Arriving at the point where the rails cross the highway, I turned into what is now a campground. The driveway was sitting on the rail bed.
I was red lining. I looked at the GPS, then I looked at the surroundings, trying to put the two together. The road curved around and ended pointed toward the bridge up river. I figured I was at the switch where the engine would pull forward and back the cars onto the ferry. That is the yellow post at left.
This is a better shot of the park and back section.
Next I'd try to find anything on this side that looked like it was part of the operation. I saw nothing, but that means nothing since I'm pretty blind. Next, I'd zoom to the other shore, constantly trying to imagine the past. Remember, the river is extremely high and there may be a whole layer of what I was looking at submerged. I think that either its location is underwater or has been destroyed by the excavation that is going on. This may be the last you see of the remnants of the ferry operation near the bridge, where the old software shows the landing point. I'm convinced that the excavation has taken the landing area.
This is near the bridge, the approximate location of the landing. You can see that it has been destroyed. The fine black line marks the existing rails that go down to the lumber yard and south. They were the highest level of the operation.
This shows the second tier of rails where the pull out engine would have backed the cars. I think there was a rail configuration where an engine could pull around a line of parked cars. The switchback is seen in front of the lumber yard.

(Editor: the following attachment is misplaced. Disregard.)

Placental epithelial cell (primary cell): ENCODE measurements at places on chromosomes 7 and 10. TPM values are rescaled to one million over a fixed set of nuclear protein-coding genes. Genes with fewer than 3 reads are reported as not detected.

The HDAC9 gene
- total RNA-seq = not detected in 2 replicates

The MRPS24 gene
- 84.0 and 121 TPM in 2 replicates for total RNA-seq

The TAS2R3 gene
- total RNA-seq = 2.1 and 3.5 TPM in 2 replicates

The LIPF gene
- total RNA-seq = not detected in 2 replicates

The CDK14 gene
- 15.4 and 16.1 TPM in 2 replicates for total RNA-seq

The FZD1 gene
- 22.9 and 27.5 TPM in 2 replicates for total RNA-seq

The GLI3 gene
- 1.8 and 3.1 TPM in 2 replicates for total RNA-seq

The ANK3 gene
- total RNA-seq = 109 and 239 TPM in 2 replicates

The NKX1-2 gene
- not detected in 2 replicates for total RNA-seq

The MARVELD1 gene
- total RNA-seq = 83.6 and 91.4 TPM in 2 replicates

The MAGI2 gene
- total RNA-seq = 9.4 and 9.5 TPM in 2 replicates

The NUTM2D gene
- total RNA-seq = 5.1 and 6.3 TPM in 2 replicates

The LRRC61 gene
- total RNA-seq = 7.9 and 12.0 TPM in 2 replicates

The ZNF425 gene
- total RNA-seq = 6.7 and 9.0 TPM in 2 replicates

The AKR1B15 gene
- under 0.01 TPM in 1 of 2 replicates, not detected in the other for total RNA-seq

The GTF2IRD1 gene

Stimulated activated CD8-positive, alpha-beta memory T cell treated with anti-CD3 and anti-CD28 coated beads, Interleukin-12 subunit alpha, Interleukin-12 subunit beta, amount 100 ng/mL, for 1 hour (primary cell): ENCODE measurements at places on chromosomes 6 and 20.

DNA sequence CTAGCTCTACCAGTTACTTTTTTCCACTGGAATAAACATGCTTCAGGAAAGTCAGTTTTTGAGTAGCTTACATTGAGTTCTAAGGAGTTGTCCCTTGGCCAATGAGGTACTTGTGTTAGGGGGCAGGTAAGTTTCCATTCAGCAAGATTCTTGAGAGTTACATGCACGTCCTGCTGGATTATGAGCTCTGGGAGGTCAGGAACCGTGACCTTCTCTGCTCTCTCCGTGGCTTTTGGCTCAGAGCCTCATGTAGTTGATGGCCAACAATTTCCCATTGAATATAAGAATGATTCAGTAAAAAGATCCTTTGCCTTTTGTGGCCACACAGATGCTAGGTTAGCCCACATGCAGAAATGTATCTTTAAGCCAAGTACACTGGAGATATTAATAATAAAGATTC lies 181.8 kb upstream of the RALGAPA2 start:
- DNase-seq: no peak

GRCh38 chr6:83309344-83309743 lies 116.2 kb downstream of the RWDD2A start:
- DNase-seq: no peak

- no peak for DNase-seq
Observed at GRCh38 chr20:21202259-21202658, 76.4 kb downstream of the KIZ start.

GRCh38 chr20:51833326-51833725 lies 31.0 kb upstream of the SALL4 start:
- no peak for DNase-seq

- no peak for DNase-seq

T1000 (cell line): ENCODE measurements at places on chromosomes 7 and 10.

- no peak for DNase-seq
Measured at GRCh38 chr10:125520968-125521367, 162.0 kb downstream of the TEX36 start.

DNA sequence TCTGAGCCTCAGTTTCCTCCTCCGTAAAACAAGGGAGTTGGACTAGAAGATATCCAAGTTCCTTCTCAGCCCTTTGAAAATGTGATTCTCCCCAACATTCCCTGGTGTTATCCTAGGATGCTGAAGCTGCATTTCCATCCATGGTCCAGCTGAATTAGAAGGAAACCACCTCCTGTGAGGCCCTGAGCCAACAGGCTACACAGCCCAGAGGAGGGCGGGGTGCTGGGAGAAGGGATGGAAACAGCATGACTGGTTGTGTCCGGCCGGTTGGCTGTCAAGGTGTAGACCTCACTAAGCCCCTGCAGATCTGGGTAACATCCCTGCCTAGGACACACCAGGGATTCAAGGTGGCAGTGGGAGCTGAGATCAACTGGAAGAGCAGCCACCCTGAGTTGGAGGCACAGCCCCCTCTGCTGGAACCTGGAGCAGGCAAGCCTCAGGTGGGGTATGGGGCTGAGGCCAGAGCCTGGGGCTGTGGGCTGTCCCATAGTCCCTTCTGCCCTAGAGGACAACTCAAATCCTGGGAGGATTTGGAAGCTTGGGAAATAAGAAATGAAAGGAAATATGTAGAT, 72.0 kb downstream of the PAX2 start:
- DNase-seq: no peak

The rails continue south of the lumber yard where the 9 car sections could be reassembled there and drug in either direction. Accept all this as speculation.
Of course, the rails are a drawing. Without an imagination, you can't do this.
I decided to go over to Natchez. I shouldn't have since time was flying. I'll have to go back. Exiting the campground, what should I see? I wonder where they got all those rail ties?
Here's a plug for them since they were nice. Slots run 40 plus bucks per night. Historic Natchez is 5 minutes away, the casino, 2 minutes. Not bad considering the location. Then you can probably hear tugs all night. Or sit out by the river and imagine the past. An evening of river listening and watching would be a hoot.
The way west awaited.
I tried the hardest to get down to the incline level.
I either ran into danger or ominous signs. Here's one last map of the arrangement.
The dotted line is where I was able to go.
I was teased.
The rail goddess was being coy.
I heard the ferry landing.
Here's the ferry on the Louisiana side.
This is from "Trains Magazine" as were the pictures.
Across the bridge he carefully rode, acknowledging the wind and different styles of driving displayed in this no-man's land between the states. These places scream out, "Be yourself!". So if you really want to know a person's personality, ride with them across a bridge between two states. Our hero was the timid person going 40 in the passing lane, away from the rail. He tells me he never understood the finger gesture imitating the letter "I".
Next was to investigate the tracks in Vidalia. Could a station be found? Reflecting, it seems that a station, if there was one, would have been at the ferry landing, for several reasons. One would be that the landing was on high ground and why should there be multiple properties? Nevertheless, an inspection was done, not having thought much in transit.
The rails were seen, but as in most tracking the tracks pursuits, less than interesting pictures were taken.
Better sit down, here come some great ROW shots.
As far as RR stuff goes, that's it for Vidalia. Everett said, suddenly there is an eerie quite, more on what he said later.
Next stop, Ferriday. Ferriday is a mother load of history. Read this.